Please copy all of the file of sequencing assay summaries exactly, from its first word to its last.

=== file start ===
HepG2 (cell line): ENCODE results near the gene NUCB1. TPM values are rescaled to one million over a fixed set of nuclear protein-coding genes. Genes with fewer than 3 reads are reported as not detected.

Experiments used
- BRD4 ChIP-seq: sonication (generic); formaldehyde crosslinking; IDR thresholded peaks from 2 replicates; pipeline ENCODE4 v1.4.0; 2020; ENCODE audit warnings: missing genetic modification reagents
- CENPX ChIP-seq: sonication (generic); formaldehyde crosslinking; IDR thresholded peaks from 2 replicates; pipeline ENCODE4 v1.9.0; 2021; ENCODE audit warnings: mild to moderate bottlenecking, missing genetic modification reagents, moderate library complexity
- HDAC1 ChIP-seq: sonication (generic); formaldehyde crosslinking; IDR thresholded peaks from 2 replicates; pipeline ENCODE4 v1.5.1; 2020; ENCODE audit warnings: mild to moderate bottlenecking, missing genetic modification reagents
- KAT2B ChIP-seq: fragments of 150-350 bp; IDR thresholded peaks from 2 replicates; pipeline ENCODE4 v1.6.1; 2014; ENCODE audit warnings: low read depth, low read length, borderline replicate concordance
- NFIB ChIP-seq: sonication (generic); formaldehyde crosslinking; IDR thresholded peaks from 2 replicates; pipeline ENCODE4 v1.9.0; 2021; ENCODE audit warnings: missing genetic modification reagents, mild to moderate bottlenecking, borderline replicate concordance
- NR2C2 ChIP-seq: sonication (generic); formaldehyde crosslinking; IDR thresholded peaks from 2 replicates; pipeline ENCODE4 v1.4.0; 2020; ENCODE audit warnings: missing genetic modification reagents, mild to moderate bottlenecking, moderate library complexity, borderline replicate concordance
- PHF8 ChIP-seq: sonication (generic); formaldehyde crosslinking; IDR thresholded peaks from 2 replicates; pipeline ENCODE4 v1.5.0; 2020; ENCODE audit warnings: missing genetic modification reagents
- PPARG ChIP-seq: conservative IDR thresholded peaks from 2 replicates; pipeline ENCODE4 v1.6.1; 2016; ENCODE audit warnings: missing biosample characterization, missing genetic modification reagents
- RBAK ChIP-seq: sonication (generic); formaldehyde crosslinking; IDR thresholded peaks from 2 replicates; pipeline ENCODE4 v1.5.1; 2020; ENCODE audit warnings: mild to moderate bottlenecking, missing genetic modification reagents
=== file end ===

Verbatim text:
HepG2 (cell line): ENCODE results near the gene NUCB1. TPM values are rescaled to one million over a fixed set of nuclear protein-coding genes. Genes with fewer than 3 reads are reported as not detected.

Experiments used
- BRD4 ChIP-seq: sonication (generic); formaldehyde crosslinking; IDR thresholded peaks from 2 replicates; pipeline ENCODE4 v1.4.0; 2020; ENCODE audit warnings: missing genetic modification reagents
- CENPX ChIP-seq: sonication (generic); formaldehyde crosslinking; IDR thresholded peaks from 2 replicates; pipeline ENCODE4 v1.9.0; 2021; ENCODE audit warnings: mild to moderate bottlenecking, missing genetic modification reagents, moderate library complexity
- HDAC1 ChIP-seq: sonication (generic); formaldehyde crosslinking; IDR thresholded peaks from 2 replicates; pipeline ENCODE4 v1.5.1; 2020; ENCODE audit warnings: mild to moderate bottlenecking, missing genetic modification reagents
- KAT2B ChIP-seq: fragments of 150-350 bp; IDR thresholded peaks from 2 replicates; pipeline ENCODE4 v1.6.1; 2014; ENCODE audit warnings: low read depth, low read length, borderline replicate concordance
- NFIB ChIP-seq: sonication (generic); formaldehyde crosslinking; IDR thresholded peaks from 2 replicates; pipeline ENCODE4 v1.9.0; 2021; ENCODE audit warnings: missing genetic modification reagents, mild to moderate bottlenecking, borderline replicate concordance
- NR2C2 ChIP-seq: sonication (generic); formaldehyde crosslinking; IDR thresholded peaks from 2 replicates; pipeline ENCODE4 v1.4.0; 2020; ENCODE audit warnings: missing genetic modification reagents, mild to moderate bottlenecking, moderate library complexity, borderline replicate concordance
- PHF8 ChIP-seq: sonication (generic); formaldehyde crosslinking; IDR thresholded peaks from 2 replicates; pipeline ENCODE4 v1.5.0; 2020; ENCODE audit warnings: missing genetic modification reagents
- PPARG ChIP-seq: conservative IDR thresholded peaks from 2 replicates; pipeline ENCODE4 v1.6.1; 2016; ENCODE audit warnings: missing biosample characterization, missing genetic modification reagents
- RBAK ChIP-seq: sonication (generic); formaldehyde crosslinking; IDR thresholded peaks from 2 replicates; pipeline ENCODE4 v1.5.1; 2020; ENCODE audit warnings: mild to moderate bottlenecking, missing genetic modification reagents